Considering the influence he had on Harford County's only institution of higher learning, Alfred C. O'Connell's death last month drew little notice in a community where he lived for many years and left a huge imprint, according to a longtime colleague and friend.
Dr. O'Connell, who was HCC's first president and later returned to head the college a second time amid a leadership crisis in the late 1970s, died in Nov. 11 in North Carolina, where he had been living near family members, according to John Haggerty, of Bel Air, a member of the college's board of trustees. Dr. O'Connell was 83.
"Dr. O'Connell was one of the most important people in education in our county," Haggerty said. "His footprint is all over the campus. He's still remembered and for good reason."
Haggerty worked in the college's administration for 23 years and was HCC's director of athletics during Dr. O'Connell's second stint as the college's president. Haggerty said they both retired in 1989 and though Dr. O'Connell moved to Arizona, they kept in touch.
Haggerty said he thought a lot of Dr. O'Connell and believes HCC would not have become the strong institution it has without the foundation Dr. O'Connell laid.
Haggerty said he had learned of Dr. O'Connell's death shortly after it occurred but wrongly assumed the college would make an announcement of some sort. When he attended a recent function where other people associated with the college were, Haggerty said, most were surprised when he told them Dr. O'Connell had died.
"We are still following strategic plans Dr. O'Connell developed," Haggerty said, adding that Dr. O'Connell was a pioneer in the community college movement in Maryland and mentored a number of future college leaders, including recent HCC president James LaCalle and current Cecil College president W. Stephen Pannill, who both worked under Dr. O'Connell at HCC.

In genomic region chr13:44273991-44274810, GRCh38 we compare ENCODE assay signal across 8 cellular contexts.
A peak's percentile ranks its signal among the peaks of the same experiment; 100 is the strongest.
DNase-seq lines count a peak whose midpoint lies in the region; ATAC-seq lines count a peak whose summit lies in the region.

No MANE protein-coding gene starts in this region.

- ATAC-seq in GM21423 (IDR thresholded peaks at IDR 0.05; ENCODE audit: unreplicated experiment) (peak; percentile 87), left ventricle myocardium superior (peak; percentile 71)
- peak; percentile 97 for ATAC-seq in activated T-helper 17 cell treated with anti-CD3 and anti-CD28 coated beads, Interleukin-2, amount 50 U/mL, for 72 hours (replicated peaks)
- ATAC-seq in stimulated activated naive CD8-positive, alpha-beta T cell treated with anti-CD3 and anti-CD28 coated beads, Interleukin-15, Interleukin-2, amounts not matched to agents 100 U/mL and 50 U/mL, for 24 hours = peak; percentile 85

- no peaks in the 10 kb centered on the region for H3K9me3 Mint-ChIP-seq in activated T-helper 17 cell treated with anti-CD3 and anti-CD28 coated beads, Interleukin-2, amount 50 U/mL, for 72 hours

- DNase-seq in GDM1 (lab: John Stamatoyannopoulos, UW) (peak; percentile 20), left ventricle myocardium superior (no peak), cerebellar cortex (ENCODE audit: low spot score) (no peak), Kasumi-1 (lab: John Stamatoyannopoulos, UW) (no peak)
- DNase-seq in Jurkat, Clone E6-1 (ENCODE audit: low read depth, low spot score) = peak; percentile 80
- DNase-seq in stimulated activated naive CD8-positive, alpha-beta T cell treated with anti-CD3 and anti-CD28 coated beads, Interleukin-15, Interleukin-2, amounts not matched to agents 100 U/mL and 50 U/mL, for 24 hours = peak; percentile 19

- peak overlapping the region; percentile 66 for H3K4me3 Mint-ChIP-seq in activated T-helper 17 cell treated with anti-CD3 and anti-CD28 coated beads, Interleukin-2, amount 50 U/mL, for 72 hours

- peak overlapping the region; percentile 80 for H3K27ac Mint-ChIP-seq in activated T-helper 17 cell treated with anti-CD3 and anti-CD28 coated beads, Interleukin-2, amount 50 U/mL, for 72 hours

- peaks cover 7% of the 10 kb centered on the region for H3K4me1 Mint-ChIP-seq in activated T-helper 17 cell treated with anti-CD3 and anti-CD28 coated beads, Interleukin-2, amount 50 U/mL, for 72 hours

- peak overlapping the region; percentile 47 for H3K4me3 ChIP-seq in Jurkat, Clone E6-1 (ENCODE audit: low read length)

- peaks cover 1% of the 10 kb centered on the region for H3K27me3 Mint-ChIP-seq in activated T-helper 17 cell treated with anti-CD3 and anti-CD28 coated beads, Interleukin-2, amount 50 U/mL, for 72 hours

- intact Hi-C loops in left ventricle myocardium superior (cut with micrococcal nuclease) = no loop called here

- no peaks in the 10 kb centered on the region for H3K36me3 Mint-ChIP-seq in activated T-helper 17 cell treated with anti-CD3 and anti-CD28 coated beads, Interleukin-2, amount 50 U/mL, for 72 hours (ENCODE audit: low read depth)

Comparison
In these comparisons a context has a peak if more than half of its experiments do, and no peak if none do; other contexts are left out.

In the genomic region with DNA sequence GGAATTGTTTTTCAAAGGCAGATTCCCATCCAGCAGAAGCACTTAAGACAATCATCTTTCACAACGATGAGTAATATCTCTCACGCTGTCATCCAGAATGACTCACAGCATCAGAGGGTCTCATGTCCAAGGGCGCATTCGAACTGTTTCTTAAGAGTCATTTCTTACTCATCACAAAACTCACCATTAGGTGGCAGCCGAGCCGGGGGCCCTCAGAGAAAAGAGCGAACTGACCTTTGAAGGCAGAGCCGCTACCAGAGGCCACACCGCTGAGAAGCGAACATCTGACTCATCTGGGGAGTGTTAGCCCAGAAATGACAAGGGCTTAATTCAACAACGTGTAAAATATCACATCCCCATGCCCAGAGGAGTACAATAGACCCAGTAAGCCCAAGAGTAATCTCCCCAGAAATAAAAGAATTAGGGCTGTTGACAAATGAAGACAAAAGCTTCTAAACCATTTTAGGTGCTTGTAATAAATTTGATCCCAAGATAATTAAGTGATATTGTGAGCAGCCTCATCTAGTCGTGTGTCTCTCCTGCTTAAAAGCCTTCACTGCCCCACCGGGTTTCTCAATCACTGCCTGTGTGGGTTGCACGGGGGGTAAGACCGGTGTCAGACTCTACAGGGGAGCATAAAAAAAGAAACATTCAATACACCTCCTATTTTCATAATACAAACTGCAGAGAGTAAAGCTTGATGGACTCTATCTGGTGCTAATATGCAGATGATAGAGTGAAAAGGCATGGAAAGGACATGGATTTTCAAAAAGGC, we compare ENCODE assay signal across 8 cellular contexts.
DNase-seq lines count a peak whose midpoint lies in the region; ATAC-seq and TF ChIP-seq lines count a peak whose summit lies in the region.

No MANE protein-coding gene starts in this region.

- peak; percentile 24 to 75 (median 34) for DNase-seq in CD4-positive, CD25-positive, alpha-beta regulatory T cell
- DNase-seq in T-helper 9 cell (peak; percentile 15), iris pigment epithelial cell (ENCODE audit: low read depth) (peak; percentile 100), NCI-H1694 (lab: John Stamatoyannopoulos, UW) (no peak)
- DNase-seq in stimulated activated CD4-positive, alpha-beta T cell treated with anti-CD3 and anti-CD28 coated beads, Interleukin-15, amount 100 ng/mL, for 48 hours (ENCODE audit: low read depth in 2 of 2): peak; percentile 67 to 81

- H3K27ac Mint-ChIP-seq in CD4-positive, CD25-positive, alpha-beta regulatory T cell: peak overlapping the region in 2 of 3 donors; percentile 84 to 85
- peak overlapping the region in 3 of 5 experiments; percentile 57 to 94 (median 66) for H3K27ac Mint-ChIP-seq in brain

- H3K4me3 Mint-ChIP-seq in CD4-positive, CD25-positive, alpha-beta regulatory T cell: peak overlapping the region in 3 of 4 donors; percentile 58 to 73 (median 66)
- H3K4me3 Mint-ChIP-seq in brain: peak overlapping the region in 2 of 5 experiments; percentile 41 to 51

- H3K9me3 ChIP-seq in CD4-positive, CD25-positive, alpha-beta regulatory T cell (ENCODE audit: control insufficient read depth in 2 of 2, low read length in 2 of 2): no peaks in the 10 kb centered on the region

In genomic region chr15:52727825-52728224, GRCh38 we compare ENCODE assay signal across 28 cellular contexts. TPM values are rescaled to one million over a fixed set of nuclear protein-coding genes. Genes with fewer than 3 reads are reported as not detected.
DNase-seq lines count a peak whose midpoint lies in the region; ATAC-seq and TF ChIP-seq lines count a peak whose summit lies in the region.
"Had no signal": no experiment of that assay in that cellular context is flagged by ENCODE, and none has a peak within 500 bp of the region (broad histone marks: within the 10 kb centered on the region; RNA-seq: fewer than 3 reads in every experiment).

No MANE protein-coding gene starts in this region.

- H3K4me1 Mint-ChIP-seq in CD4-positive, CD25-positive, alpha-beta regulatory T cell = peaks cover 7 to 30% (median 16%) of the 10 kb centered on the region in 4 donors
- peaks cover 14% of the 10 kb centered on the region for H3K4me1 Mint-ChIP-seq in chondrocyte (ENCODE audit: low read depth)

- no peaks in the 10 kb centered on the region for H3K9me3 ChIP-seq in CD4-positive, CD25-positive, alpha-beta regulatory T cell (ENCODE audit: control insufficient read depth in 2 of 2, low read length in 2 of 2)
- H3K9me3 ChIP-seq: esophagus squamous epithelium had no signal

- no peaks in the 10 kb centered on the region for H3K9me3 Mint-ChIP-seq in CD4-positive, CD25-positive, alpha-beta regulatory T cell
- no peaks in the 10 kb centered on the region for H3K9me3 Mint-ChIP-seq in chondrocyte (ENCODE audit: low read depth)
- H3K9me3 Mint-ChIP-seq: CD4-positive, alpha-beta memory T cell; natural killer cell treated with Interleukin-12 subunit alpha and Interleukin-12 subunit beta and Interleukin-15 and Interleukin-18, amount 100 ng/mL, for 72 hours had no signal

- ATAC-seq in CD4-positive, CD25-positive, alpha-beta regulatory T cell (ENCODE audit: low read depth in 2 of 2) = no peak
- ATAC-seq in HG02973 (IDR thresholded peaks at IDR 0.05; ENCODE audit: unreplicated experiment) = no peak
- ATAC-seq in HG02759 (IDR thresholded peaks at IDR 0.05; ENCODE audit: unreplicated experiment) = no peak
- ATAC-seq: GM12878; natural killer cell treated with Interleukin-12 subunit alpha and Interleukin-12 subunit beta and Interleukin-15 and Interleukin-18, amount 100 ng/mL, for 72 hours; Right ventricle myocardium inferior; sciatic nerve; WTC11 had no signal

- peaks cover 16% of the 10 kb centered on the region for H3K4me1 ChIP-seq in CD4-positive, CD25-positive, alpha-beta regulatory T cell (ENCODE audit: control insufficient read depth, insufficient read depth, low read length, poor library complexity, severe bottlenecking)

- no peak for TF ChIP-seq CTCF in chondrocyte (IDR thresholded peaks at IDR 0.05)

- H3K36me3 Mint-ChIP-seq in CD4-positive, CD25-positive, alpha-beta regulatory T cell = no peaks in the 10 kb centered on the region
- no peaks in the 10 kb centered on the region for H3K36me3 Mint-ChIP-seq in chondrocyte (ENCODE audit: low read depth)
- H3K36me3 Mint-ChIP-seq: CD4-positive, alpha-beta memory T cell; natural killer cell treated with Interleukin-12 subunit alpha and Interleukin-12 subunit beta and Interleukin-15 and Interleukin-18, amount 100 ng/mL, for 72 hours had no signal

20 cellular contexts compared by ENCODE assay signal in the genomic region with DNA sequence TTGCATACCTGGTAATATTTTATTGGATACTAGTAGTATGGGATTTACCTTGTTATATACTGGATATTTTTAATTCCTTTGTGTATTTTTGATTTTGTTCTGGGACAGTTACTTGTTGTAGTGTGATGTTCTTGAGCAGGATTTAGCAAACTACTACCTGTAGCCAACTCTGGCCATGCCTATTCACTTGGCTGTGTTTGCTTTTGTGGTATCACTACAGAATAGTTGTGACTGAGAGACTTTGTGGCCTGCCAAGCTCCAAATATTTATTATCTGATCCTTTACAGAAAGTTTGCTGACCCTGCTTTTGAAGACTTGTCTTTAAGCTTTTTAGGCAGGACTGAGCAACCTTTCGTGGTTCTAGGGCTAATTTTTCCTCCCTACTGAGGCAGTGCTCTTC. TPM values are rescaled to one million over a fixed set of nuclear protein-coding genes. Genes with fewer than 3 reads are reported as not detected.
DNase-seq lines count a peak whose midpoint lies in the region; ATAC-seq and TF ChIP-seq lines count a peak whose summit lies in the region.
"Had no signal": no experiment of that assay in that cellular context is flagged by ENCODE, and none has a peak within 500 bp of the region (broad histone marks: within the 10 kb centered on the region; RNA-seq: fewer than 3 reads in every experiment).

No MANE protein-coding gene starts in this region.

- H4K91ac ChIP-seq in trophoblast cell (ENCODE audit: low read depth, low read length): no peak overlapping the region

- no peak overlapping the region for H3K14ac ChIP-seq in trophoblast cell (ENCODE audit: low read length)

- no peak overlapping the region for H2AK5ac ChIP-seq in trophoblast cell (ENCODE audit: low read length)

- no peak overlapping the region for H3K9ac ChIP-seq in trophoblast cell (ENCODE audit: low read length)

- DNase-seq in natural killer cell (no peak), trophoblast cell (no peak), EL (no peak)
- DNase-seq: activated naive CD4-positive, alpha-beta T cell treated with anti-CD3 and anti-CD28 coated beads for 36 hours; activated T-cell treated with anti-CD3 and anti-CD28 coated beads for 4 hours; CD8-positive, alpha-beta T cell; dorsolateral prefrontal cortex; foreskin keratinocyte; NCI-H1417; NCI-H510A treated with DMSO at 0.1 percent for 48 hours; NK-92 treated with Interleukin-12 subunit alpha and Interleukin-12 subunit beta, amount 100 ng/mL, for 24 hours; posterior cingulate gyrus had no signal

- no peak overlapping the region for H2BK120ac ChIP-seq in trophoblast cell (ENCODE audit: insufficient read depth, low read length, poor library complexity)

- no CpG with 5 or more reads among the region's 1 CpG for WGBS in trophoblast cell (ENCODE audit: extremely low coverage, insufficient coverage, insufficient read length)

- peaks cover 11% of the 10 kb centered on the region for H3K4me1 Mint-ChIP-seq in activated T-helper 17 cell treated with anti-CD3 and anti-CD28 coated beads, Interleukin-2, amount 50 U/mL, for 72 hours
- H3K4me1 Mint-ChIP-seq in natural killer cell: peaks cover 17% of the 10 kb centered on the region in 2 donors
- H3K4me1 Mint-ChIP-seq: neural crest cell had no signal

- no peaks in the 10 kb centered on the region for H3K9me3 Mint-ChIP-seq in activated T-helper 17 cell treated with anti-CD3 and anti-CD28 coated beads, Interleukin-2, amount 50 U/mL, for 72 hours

Dr. O'Connell's first term as Harford Community College president started before the college was even named as such. He led HCC for a total of 15 years.
Originally from Boston, Dr. O'Connell started at what was then called Harford Junior College in the spring of 1964. He had previously worked at a community college in upstate New York. A graduate of the University of Hartford, he earned a master's degree from Trinity College and a doctorate from Columbia University.
At the time Dr. O'Connell arrived in Harford County, the junior college, which was started as an extension of the county public school system in 1957, held classes in a wing of Bel Air High School and was under the direction of the school superintendent. In July 1964, Dr. O'Connell led the college to its permanent campus on a former horse farm at Route 22 and Thomas Run Road east of Bel Air. Haggerty, who joined the college staff in 1966, said Dr. O'Connell developed the master plan for most of the buildings on the campus.
Dr. O'Connell left Harford in 1967 to help establish a new community college in Batavia, N.Y., Genesee Community College. He returned to Maryland to become executive director of the State Board for Community Colleges in 1971. He later became president of Garrett Community College in 1975.
He rejoined Harford Community College in July 1977, after the HCC Board of Trustees, convinced him to return after the previous president left under fire.
"Dr. O'Connell came back at a critical time, and he made a difference," Haggerty said. "He really left the college in great shape and prepared for the future."
Newspaper articles when he retired discussed how much Harford Community College changed under Dr. O'Connell's leadership, from a wing in a high school with 125 students to a large campus with 15,000 students. When he left, all but one of the college's 14 buildings had been built in his two terms as president. Some of the programs added to HCC while Dr. O'Connell was president included occupational courses in nursing, radio, speech and communication.
Dr. O'Connell left his Arizona home and visited the college in July 1991 to accept the title of Harford Community College President Emeritus. In the ceremony, according to an Aegis article, he accepted a plaque from the HCC Board of Trustees honoring him for his contributions to the college. He also received the title of President Emeritus from the current HCC board just a few years ago, Haggerty said.
Dr. O'Connell's wife died days before he did, according to a news release from Genesse Community College. They were the parents of two children.Copyright © 2015, The Baltimore Sun